Suicide Squad: Kill the Justice League’s Surprising Sales Paint a Grim Picture


During a recent earnings call, Warner Bros. Discover CFO Gunnar Wiedenfels made one of the first official statements regarding Suicide Squad: Kill the Justice League’s previously mysterious sales. While his statements may not shock those who are aware of the game’s status, they are surprising in terms of what they may say about the future of live service games.

Speaking briefly on the subject, Wiedenfels mentioned that Kill the Justice League’s sales fell “short of our expectations.” Though Wiedenfels did not reveal the exact sales/revenue figures at that time, that’s about as bluntly as you’ll hear an executive from a major company refer to a product’s disappointing performance during such an event.

While the full Kill the Justice League sales figures haven’t been revealed yet, all available information points towards a historic failure. On Steam, the game’s concurrent player count figure peaked at just over 13,000 users, which is far less than what you’d expect to see from a Triple-A new release. For that matter, it’s less than the peak concurrent player count of two notably similar titles: Marvel’s Avengers (31,165 peak players) and Gotham Knights (24,138 players). It’s even lower than the peak user count for certain pieces of creation software supported by Steam such as VTube Studio (14,656 peak users).

The official sales charts aren’t much more encouraging. Kill the Justice’s League’s initial physical sales were far lower than anticipated in the UK, and the game has rarely appeared on either the PlayStation or Xbox sales charts outside of its pre-order period.

Given that Kill the Justice League is charting below Marvel’s Avengers according to most known sales metrics and that Marvel’s Avengers was internally considered to be a massive flop after selling around 3 million copies in about 3 months…well, it would be shocking to learn that Kill the Justice League is doing much better at the moment.

While these figures are surprising in terms of a major new release based on a popular IP from a significant development studio, they are probably a little less surprising to those who have followed Kill the Justice League’s progress up until this point.

Developer Rocksteady Studio’s much-anticipated follow-up to their beloved Batman: Arkham games was met with resistance early on based on its concept alone. That resistance only grew when it was revealed that Kill the Justice League would be a third-person shooter with many live service elements. Behind the scenes, stories of the game’s rocky development (and the notable talent departures they may have led to) paved the way for what turned out to be stunningly negative initial previews of the title and dismal eventual reviews.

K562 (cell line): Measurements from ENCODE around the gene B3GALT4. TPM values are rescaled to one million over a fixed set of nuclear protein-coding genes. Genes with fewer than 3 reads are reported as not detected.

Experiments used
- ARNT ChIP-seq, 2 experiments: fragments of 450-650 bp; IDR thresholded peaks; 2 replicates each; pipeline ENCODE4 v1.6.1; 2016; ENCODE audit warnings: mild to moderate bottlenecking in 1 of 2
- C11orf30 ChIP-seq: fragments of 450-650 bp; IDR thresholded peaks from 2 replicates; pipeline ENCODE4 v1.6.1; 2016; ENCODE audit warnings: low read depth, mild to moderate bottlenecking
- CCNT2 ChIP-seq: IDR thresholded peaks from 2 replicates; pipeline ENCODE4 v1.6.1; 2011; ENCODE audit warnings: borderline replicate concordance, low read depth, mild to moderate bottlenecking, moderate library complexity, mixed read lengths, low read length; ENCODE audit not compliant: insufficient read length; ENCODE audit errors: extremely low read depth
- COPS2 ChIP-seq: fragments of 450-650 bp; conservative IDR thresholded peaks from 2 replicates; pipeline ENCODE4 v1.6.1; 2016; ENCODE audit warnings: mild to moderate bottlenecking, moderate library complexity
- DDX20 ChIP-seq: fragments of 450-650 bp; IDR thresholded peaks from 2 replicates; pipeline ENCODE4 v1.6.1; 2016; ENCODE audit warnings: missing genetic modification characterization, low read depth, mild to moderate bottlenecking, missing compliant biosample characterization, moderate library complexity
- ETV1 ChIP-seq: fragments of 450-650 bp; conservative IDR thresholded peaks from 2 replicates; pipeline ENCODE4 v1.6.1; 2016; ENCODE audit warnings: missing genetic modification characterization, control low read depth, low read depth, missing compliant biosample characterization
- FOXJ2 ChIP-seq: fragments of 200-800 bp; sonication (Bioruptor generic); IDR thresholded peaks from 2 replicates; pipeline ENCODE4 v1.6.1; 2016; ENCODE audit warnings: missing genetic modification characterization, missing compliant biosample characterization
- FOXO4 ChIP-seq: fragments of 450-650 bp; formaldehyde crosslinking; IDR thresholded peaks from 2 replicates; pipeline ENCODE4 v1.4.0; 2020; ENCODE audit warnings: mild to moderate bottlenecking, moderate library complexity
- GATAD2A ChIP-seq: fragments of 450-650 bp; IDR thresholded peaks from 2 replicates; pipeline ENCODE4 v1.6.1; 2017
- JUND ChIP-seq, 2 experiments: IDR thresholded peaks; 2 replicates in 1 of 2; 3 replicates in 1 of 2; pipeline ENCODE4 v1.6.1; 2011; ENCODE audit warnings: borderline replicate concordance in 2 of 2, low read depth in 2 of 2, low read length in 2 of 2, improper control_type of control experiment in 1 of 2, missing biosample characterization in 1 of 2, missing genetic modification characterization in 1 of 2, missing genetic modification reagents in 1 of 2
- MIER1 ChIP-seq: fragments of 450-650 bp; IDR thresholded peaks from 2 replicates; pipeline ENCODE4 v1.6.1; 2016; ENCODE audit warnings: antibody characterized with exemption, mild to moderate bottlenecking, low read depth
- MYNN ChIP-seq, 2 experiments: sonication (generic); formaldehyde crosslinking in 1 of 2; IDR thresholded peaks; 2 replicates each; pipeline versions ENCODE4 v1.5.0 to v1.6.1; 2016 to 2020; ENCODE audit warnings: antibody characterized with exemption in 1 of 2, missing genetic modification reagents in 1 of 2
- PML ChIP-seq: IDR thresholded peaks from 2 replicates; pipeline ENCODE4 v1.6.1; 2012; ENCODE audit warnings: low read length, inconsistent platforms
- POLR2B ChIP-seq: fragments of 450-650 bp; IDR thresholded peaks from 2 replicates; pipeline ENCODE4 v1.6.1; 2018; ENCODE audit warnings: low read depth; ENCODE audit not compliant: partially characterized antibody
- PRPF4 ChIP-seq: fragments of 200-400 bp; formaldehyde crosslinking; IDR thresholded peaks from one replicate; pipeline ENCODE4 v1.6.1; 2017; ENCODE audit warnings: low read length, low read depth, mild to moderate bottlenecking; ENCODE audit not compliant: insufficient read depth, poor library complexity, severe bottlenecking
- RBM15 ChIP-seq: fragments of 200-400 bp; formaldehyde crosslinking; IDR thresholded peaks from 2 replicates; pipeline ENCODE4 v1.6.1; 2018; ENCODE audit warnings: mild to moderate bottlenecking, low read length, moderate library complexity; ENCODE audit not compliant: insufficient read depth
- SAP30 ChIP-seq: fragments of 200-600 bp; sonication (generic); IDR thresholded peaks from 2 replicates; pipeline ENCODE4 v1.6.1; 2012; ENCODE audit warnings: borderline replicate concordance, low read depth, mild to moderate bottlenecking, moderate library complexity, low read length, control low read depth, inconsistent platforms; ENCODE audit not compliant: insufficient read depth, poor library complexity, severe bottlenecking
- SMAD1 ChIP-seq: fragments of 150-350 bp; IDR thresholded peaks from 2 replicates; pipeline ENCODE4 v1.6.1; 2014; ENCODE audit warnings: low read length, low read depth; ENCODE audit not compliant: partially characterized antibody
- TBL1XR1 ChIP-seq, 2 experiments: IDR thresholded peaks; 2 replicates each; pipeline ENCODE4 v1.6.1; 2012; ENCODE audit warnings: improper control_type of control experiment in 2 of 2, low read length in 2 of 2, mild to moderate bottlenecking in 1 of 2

So while these sales figures feel like the logical result of the reception to the game thus far, this story will likely not end here. During that same call, Gunnar Wiedenfels noted that Kill the Justice League’s sales have set the company’s gaming division up for what he believes will be a “tough year.” Perhaps that speaks to the amount of money the company spent on Kill the Justice League (its budget is almost certainly considerable given its prolonged development time), but maybe it also says something about WB’s long-term plans. 

After all, WB has previously emphasized their desire to turn their library of properties into the kind of ongoing gaming experiences that Kill the Justice League not only failed to deliver but was widely criticized for emphasizing in the first place. Perhaps that speaks to the expectations fans had for developer Rocksteady’s next game, though more and more evidence suggests that such games are no longer the relatively safe cash cows they appeared to be. If WB has already invested significant money in relatively similar projects, then there may not be enough Zaslav tax cuts in the world to save them from what’s coming. At the very least, this seems to be bad news for the already rocky future of Rocksteady. 

Incidentally, Hogwarts Legacy (another WB-produced game) became the somewhat surprising best-selling game of 2023 off the strength of its license popularity, strong reviews/word-of-mouth, and narrative-based single-player gameplay that largely eschewed live service elements and notable microtransactions. Though many factors determine a game’s success, the similarities and differences between those two titles’ pedigrees, approaches, and sales/reception certainly feel noteworthy. 

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